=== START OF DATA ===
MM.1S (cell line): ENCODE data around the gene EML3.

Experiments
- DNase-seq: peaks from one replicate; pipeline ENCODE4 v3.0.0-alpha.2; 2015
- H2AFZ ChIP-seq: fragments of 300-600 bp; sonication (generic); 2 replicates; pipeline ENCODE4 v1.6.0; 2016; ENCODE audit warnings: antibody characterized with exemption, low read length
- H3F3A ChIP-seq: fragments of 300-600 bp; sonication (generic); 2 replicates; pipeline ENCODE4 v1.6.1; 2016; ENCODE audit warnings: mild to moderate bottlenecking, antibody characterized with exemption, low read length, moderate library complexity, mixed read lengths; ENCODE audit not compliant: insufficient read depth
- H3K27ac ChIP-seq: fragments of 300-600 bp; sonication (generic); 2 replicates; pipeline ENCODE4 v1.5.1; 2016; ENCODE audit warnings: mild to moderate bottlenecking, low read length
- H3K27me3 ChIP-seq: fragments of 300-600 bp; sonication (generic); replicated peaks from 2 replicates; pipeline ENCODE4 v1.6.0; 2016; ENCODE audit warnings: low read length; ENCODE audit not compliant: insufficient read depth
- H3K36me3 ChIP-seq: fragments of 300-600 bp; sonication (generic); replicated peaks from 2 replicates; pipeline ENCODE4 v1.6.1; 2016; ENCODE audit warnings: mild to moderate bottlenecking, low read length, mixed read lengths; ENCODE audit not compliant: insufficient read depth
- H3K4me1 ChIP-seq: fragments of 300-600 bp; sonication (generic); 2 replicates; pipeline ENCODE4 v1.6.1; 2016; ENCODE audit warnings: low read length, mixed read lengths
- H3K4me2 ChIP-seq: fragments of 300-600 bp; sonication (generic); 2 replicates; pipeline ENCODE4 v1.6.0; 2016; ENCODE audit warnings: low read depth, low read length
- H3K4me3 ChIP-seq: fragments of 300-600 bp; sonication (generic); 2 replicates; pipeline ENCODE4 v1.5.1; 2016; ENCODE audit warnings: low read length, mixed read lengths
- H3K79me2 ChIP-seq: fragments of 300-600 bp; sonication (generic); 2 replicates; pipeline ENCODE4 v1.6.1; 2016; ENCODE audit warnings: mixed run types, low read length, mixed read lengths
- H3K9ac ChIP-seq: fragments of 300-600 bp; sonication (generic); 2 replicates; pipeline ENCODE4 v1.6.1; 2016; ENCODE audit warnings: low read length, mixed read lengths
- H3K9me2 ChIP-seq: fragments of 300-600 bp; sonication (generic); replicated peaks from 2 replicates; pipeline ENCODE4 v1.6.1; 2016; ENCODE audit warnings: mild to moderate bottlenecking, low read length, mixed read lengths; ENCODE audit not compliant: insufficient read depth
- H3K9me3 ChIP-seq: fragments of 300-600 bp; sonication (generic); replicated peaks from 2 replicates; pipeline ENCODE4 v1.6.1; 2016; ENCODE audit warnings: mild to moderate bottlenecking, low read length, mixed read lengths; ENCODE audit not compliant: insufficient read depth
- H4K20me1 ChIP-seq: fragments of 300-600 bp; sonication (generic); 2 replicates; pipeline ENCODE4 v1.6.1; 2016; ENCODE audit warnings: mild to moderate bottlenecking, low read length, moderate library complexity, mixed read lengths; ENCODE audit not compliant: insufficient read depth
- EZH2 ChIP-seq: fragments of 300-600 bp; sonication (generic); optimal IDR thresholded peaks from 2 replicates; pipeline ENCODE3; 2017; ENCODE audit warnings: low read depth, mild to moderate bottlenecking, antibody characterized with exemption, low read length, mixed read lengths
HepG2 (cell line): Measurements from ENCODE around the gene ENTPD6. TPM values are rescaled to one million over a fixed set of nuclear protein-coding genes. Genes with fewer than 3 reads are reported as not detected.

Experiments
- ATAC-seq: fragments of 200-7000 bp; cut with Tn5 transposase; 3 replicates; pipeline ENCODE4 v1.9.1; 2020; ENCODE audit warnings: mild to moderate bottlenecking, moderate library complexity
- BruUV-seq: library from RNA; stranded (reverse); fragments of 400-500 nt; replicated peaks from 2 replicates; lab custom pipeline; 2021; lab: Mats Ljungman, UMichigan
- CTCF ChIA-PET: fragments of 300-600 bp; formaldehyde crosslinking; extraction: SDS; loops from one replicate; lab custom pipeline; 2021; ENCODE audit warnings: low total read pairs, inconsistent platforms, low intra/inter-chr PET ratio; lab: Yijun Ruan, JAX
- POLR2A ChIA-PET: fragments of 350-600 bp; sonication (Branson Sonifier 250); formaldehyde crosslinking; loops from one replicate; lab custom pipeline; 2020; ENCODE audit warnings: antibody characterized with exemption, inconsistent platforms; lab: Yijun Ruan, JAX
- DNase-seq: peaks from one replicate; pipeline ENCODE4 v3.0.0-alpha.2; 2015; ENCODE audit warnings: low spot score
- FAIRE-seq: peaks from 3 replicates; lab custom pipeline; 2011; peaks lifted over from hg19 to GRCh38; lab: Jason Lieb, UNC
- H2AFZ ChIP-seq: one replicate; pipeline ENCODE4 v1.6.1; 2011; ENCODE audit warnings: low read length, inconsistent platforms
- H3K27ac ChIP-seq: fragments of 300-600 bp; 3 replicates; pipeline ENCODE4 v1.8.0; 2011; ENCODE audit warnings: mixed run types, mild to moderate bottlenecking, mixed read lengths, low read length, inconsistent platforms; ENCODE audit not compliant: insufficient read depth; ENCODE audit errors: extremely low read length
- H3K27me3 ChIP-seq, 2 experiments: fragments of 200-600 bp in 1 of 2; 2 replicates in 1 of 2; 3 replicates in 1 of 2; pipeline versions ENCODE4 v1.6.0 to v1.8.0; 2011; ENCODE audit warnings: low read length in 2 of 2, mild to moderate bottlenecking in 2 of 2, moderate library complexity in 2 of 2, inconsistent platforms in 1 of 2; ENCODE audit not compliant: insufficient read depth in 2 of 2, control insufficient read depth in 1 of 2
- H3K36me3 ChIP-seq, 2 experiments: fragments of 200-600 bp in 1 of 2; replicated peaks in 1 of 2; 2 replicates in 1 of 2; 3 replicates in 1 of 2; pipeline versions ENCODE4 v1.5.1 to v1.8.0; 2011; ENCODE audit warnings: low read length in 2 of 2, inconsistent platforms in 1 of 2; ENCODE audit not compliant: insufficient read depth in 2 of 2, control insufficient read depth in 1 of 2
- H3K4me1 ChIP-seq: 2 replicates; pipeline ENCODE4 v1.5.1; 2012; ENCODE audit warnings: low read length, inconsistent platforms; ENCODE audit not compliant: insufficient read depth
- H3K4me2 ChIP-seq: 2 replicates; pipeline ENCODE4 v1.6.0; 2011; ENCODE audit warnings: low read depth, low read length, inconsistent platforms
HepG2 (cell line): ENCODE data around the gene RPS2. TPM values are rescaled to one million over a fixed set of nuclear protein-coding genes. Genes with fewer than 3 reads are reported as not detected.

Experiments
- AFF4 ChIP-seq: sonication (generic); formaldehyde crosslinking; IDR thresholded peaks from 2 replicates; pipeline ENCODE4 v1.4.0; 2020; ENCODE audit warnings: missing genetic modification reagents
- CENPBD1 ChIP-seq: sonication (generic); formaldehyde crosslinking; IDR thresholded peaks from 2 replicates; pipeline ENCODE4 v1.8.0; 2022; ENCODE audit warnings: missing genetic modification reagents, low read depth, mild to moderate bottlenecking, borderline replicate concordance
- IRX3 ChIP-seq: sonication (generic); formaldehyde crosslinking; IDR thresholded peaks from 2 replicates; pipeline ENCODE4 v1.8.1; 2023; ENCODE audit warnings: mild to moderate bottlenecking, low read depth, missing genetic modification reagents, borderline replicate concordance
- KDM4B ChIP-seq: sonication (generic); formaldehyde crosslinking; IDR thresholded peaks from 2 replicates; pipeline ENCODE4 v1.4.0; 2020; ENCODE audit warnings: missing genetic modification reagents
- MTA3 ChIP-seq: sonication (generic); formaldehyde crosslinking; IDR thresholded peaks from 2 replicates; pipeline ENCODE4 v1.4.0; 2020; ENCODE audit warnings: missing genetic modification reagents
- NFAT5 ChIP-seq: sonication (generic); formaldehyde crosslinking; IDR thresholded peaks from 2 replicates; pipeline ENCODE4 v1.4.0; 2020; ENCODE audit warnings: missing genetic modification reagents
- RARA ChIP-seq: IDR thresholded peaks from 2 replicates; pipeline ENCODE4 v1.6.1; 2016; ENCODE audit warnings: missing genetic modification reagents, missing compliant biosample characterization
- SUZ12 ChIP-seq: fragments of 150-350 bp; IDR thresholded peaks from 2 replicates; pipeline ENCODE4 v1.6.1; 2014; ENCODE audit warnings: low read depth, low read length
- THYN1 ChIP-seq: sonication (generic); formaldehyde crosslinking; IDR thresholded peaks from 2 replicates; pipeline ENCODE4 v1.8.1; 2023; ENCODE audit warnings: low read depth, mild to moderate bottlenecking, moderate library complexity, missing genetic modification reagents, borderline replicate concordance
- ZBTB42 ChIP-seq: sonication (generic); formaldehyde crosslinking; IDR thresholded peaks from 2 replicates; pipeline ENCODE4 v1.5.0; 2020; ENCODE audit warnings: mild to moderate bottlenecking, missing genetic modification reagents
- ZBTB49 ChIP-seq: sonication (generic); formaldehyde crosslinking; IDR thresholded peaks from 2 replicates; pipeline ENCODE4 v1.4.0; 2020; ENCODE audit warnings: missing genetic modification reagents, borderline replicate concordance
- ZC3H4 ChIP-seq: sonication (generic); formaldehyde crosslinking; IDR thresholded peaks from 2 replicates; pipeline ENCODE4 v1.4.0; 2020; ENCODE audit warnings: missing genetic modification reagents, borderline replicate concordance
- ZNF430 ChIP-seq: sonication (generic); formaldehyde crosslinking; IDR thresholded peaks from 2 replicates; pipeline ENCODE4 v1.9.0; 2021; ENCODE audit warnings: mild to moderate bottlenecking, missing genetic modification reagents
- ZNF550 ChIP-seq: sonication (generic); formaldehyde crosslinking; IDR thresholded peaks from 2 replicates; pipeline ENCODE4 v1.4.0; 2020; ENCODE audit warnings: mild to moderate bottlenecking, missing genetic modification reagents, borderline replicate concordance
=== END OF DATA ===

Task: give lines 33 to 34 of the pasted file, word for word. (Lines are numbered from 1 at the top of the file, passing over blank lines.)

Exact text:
Experiments
- AFF4 ChIP-seq: sonication (generic); formaldehyde crosslinking; IDR thresholded peaks from 2 replicates; pipeline ENCODE4 v1.4.0; 2020; ENCODE audit warnings: missing genetic modification reagents